1. Take home spicy snacks are growing nearly 9% year-on-year

2. Indie retailer-led snack launches can achieve sizzling sales

3. CSN is worth over £4.3bn and growing in value +9.9%

4. Health is the fourth most important driver to snack purchase

5. Jerky and biltong meat snacks are up 8.2% in grocery

6. In the past year, the healthier snacking segment has grown rapidly at +11.2.%

Hands sharing spicy snacks

Source: Credit kajakiki via GettyImages

1. Take home spicy snacks are growing nearly 9% year-on-year

If you can’t stand the heat, get out the c-store (or at least stick to ready salted). That’s the message from crisps, snacks and nuts brands as they join an epic quest for spice not seen since Dune 2 was on at the cinema.

Chief among them is PepsiCo, which collaborated with select c-store retailers to ensure the April launch of its Extra Flamin’ Hot Doritos, Walkers Max and Wotsits Crunchy variants packed some proper sizzle. “Consumers are showing a real demand for spice in the savoury snacking sector where [take home] spicy snacks are growing nearly 9% year on year [Kantar],” says PepsiCo head of wholesale Mike Chapman.

“Within the UK in particular, over 51% of consumers say they love spice spicy foods – second only to Turkey in those European markets in terms of preference for heat [Quantitative Usage and Attitude Study, Ipsos, 2022]. We’ve very much reacted to that consumer demand.”

Aman Uppal from One Stop Mount Nod in Coventry was one of the retailers involved in the launch. He believes that it’s at the extreme end of the flavour dial that products are really cutting through in-store. “It’s all about the extremes at the minute: extreme heat and extreme sourness,” he says. “I don’t know who’d want to combine the two, but that would definitely be an interesting product!”

Chapman says that the hotter flavour profile especially chimes with Gen Z consumers. He believes they’re looking for different snack propositions which offer “that difference, that boldness.”

Raaj Chandarana from Tara’s Londis in High Wyecombe confirms that, when it comes to NPD, it’s this boldness which pays dividends.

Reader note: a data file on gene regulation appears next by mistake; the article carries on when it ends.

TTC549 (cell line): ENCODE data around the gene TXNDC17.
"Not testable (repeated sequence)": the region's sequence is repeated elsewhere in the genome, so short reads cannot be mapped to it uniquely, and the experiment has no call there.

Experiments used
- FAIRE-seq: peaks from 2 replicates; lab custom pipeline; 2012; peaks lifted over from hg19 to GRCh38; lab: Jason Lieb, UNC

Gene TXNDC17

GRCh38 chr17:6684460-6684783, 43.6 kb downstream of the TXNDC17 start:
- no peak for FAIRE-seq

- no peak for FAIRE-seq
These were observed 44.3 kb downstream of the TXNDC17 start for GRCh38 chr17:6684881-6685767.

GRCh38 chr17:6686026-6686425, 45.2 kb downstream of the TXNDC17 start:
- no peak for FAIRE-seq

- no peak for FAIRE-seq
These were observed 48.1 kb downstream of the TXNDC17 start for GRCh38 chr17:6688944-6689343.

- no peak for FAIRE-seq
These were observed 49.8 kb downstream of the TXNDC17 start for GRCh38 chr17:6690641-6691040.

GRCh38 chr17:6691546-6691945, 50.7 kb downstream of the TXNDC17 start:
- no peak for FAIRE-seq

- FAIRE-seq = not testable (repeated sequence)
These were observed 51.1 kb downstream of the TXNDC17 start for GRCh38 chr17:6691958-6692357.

“If NPD in snacks is something like standard spicy barbecue flavour customers are more likely to say ‘No thanks, I’ll stick to what I know’,” he says. “But if it’s something like the Takis variant Walkers’ brought out, or even McCoy’s Chip Shop Curry, if it’s something that feels quite wacky and out-there then customers are more willing to take a punt on it.”

However, Burts Snacks maintains that “nuanced” flavours are an important part of the heat spectrum too. “Our Reaper Chilli and Lime Ridges are perfect for those seeking an exhilarating heat experience,” states the firm. “Using local ingredients, they bring the heat by using chillies from the South Devon Chilli Farm. The Hand Cooked crisps sector is experiencing significant growth surrounding these Chilli flavoured varieties, with a value growth of 15.5%. This growth solidifies that spicy flavours are popular among consumers.”

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Extra Flamin Hot_One Stop Mount Nod

2. Indie retailer-led snack launches can achieve sizzling sales

Retailers have already reported red-hot sales for the new PepsiCo Extra Flamin’ Hot flavours. Aman believes that some of that in-store success is down to the “unique” way stores were involved.

“Normally brands deliver ready-made POS solutions to stores – and one size doesn’t always fit all,” he says. “We were approached by Cirkle PR and PepsiCo to be part of the launch right from the start with a panel of other retailers. So we were on calls last year and early in January to look at the visuals and give our views on what would work.”

Out of those calls came a tiered system for launch POS, based around ‘mild’, ‘hot’ and ‘hottest’ tiers. Different tiers involved different levels of striking purple POS from FSUs to floor stickers.

Aman opted for a huge POS arch in-store, stacked with Extra Flamin’ Hot crisps, as well as offering till point tasters of each flavour (see above).

“This was probably the first activation I’ve seen that had a clear narrative and theme throughout,” he says. “So whatever sort of size of tier you were, you weren’t losing any impact.”

Importantly, all stores received stock ahead of the launch – giving c-stores a head-start on both mults and wholesalers.

Aman says that the results in his store were “extra-hot”.

“The response has been fantastic from customers. I really felt like I was part of something, which made me want to give it my all. It’s showing that if retailers are involved from the start we can really shape these launches.”

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3. CSN is worth over £4.3bn and growing in value +9.9%, with PMPs driving sales

It’s a truth universally acknowledged that a shopper who wants a bit of low-cost comfort after a tough day will be after a bag of salty snacks.

“In difficult financial times, the CSN category prospers as shoppers look for affordable tasty treats, representing a critical opportunity for retailers to grow footfall and sales,” says Matt Collins, trading director at KP Snacks.

Raaj can see what he means. While he speaks appreciatively of the big buzzy launches in the category, “there’s an argument that people are sticking to the core range right now.”

“I think that a lot of people are sticking to what they’re used to, because it’s such an unprecedented time,” he says.

“I’m making that link to comfort, that they’re buying what they think of as ‘safe’”.

Part of that safety means offering a price shoppers won’t curse-out at the check-out.